Could carrying multiple copies of antibiotic-resistance genes be a driver of resistance spread?

BioTechniques News
Beatrice Bowlby

Carrying multiple copies of antibiotic-resistance genes could be key to resistance spread and evolution in bacteria, particularly those in humans and livestock.

Researchers at Duke University (NC, USA) have identified a significant link between the spread and evolution of antibiotic-resistance genes. In a study published earlier this month, the team at the Lingchong You laboratory found that bacteria exposed to high levels of antibiotics carried multiple copies of antibiotic-resistance genes. Extra copies of resistance genes were often linked to transposons, also known as ‘jumping genes’, that can jump between bacteria and drive the spread of resistance. They also represent an opportunity for the evolution of resistance to novel antibiotics.

Gene duplication is an important step in the evolution of new functions and traits and is a key player in the adaptation of bacteria to different environments; extra copies of a gene not only result in stronger expression but are also free to evolve new functions.

Whilst the duplication of antibiotic-resistance genes following exposure to an antibiotic has been demonstrated previously, few studies have investigated how the vehicles of genetic transfer, like transposons, may drive gene duplication.

“We hypothesized that bacteria under attack from antibiotics would often have multiple copies of protective resistance genes, but until recently we didn’t have the technology to find the smoking gun,” commented Rohan Maddamsetti, first author of the study.

Until now, traditional sequencing methods have made the study of duplication difficult. Because traditional sequencing involves making and counting copies of small bits of genes, it can be difficult to work out whether a high count reflects the quantity of a gene in a sample or whether it has been artificially amplified. Advances in long-read sequencing technologies have allowed researchers to more easily identify repetitive sequences, like gene duplications.

Sharing is caring: how bacteria transfer antibiotic-resistance genes

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Through mathematical modeling, experimental evolution and genome sequencing, the team at Duke counted the repetitions of antibiotic-resistance genes in samples of bacterial pathogens taken from a variety of sources, including humans, plants and animals, livestock, water and food.

They found that bacteria from sources that are more likely to be exposed to antibiotics, such as humans or livestock, carried multiple copies of antibiotic-resistance genes. Multiple copies of resistance genes were rare in bacteria that were taken from plants and animals, soil and water. Furthermore, higher levels of resistance gene duplication were found in bacteria samples taken from a clinical environment that, again, are likely to have been exposed to antibiotics.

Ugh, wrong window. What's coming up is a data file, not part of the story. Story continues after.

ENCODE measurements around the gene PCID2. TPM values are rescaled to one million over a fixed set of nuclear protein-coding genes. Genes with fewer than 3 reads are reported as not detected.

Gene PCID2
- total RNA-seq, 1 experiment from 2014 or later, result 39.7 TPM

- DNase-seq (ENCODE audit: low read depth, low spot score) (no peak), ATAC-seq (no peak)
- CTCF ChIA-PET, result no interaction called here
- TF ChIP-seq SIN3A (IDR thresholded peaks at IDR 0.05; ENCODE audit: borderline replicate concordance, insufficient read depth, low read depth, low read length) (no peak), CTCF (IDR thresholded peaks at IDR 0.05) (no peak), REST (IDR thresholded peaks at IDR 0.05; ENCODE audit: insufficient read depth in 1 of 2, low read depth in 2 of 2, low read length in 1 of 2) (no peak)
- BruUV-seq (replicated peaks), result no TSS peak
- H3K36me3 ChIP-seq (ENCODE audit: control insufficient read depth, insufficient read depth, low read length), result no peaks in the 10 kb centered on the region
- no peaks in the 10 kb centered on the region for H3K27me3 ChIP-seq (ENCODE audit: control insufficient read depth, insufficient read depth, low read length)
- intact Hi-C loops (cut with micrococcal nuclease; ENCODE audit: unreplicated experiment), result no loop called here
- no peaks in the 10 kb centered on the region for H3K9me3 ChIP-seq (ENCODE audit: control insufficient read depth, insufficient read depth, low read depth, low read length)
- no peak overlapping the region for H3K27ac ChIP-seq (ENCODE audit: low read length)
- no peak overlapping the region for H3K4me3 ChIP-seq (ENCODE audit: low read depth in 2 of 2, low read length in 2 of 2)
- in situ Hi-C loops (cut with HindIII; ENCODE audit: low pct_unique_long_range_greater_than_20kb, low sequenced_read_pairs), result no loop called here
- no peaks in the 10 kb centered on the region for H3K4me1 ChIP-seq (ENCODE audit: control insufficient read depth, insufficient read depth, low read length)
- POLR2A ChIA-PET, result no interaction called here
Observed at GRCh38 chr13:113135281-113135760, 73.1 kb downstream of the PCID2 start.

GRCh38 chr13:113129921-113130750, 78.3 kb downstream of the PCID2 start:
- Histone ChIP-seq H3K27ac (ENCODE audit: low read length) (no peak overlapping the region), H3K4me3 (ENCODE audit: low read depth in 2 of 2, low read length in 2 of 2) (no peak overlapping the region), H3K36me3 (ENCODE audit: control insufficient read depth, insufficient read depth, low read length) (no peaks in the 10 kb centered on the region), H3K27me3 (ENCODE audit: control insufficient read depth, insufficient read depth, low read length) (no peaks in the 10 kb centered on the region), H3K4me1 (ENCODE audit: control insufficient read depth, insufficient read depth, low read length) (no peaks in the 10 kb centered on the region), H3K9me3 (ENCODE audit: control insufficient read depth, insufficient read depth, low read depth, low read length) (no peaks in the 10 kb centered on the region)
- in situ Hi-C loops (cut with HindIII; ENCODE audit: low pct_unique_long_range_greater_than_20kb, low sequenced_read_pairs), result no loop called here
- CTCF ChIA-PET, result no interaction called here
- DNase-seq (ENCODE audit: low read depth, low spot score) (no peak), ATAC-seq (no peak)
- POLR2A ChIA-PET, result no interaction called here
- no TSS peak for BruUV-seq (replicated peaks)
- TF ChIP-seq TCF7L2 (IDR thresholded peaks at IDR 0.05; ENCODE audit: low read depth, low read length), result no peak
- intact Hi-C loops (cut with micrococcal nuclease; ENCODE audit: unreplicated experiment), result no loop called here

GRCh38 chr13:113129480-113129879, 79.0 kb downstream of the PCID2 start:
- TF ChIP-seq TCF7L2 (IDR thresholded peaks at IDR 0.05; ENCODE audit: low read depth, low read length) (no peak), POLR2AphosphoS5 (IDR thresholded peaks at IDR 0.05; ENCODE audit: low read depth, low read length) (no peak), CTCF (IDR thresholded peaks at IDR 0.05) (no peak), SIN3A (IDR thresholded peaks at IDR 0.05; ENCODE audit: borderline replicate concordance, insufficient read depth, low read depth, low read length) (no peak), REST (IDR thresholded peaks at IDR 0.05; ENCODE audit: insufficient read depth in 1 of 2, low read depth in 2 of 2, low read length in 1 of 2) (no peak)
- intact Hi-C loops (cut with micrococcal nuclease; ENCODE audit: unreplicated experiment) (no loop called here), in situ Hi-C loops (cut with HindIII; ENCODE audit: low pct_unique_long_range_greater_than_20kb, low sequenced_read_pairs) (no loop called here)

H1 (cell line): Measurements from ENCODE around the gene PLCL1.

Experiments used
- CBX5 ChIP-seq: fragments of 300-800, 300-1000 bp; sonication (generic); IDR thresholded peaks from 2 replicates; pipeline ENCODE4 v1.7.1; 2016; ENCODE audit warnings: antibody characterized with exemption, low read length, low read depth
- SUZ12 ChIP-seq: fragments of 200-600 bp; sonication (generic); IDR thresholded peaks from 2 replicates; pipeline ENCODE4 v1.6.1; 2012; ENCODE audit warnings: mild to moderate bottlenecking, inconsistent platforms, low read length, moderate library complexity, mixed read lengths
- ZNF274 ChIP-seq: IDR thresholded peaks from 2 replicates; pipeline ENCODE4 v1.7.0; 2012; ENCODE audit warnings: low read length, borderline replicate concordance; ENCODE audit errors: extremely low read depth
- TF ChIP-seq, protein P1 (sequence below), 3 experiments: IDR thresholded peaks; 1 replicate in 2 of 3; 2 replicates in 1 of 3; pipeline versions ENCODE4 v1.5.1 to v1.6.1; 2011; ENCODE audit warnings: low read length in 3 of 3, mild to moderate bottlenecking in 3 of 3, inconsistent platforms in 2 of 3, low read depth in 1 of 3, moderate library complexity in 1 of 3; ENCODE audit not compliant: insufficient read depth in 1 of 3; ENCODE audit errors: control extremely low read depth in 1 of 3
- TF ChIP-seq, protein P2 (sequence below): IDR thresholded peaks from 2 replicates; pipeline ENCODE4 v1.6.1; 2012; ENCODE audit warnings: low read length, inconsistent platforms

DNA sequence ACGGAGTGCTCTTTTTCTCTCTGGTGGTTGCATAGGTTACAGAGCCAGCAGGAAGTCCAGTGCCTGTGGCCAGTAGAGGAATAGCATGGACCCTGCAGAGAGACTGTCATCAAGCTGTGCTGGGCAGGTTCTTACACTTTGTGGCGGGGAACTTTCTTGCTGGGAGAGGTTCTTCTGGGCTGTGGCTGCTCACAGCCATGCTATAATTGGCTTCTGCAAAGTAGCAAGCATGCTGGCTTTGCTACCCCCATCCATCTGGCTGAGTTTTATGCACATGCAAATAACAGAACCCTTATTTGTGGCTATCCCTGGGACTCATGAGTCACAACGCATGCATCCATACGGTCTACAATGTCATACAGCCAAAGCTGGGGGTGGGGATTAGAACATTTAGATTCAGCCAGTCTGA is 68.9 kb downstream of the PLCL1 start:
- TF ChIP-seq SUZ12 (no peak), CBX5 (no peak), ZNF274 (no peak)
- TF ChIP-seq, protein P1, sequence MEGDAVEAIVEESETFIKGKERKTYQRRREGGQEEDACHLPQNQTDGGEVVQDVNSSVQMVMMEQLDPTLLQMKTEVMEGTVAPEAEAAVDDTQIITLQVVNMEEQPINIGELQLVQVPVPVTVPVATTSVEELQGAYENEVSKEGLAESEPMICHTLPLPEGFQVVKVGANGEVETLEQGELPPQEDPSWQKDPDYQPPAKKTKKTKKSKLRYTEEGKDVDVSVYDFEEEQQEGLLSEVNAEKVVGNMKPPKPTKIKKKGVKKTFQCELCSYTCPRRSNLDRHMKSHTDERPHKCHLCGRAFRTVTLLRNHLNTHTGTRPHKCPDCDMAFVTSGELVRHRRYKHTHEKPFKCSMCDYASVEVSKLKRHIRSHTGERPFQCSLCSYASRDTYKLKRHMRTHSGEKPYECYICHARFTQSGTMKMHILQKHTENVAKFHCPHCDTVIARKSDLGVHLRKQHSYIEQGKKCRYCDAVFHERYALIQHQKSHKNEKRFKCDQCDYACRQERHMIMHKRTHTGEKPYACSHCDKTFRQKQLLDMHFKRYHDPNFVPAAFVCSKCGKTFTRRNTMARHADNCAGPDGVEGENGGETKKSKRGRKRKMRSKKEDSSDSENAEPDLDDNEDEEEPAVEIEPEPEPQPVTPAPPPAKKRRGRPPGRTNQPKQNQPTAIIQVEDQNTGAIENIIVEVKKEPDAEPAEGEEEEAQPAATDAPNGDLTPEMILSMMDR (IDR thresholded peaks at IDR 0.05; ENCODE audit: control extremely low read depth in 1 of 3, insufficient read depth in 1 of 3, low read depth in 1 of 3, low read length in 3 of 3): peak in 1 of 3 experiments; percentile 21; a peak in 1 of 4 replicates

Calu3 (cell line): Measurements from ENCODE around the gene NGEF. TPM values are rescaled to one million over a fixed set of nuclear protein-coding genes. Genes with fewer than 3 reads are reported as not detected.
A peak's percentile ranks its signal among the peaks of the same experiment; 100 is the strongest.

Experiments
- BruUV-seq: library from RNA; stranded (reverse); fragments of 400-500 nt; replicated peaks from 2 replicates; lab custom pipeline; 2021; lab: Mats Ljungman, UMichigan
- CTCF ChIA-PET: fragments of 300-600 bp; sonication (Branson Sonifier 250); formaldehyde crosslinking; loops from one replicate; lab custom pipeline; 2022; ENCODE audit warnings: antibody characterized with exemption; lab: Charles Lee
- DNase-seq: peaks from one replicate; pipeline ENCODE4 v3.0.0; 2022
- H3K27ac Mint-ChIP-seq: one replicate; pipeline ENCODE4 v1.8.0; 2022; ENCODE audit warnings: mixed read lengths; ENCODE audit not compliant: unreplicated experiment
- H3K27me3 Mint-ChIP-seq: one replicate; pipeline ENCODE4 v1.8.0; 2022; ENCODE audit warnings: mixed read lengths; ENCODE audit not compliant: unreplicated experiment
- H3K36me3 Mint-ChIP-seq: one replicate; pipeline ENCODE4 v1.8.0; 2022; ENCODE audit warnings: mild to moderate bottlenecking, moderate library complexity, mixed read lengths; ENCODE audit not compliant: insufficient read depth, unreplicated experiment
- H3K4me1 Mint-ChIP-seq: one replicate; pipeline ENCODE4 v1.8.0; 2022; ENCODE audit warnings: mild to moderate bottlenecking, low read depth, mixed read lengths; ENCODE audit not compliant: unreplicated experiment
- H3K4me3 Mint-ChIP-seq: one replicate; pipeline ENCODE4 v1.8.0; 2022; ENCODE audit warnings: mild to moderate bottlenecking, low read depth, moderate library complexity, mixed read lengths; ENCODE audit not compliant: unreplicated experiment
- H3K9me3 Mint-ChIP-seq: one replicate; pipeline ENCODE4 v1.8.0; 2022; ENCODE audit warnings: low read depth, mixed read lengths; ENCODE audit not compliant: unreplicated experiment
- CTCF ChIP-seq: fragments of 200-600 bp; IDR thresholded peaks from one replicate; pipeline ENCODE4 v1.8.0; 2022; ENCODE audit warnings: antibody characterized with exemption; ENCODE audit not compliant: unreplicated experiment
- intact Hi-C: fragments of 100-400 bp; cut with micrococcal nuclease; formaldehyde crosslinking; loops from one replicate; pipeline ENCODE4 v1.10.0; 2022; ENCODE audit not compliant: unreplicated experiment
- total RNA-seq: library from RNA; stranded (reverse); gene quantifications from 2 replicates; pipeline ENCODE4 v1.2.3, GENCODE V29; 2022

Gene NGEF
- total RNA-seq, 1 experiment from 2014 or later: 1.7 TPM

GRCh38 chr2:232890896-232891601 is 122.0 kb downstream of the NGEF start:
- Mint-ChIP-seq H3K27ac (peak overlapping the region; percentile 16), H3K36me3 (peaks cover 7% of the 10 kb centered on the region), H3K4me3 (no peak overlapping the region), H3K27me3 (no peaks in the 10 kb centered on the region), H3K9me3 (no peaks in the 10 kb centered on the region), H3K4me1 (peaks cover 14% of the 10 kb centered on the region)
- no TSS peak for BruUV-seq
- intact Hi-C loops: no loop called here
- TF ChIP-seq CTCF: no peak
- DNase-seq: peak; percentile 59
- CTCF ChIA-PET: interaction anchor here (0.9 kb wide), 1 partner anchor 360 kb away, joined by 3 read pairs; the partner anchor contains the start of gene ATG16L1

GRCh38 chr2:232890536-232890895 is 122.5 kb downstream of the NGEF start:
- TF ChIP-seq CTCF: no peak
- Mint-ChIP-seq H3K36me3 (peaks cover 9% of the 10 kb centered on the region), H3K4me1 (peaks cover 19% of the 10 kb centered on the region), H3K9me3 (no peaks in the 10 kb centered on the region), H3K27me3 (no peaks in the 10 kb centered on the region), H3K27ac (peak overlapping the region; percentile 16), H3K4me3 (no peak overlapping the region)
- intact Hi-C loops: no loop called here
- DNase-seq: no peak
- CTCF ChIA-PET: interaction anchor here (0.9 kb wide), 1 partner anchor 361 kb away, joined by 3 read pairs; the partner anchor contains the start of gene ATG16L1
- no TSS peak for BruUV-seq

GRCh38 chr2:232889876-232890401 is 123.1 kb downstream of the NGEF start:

“Most bacteria have some basic antibiotic-resistance genes in them, but we rarely saw them being duplicated out in nature,” reported senior author of the study, Lingchong You. “By contrast, we saw lots of duplication happening in humans and livestock where we’re likely hammering them with antibiotics.”

These findings have important implications for future study of the spread and evolution of antibiotic resistance. In particular, the authors highlight the need for careful examination of the use of antibiotics in hospital and agricultural settings.

“Constantly creating copies of genes for resistance to penicillin, for example, may be the first step toward being able to break down a new kind of drug,” Maddamsetti remarked. “It gives evolution more rolls of the dice to find a special mutation.”

“The majority of antibiotics used in the United States are not used on patients, they’re used in agriculture,” You added. “So this is an especially important message for the livestock industry, which is a major driver of why antibiotic resistance is always out there and becoming more serious.”

The post Could carrying multiple copies of antibiotic-resistance genes be a driver of resistance spread? appeared first on BioTechniques.

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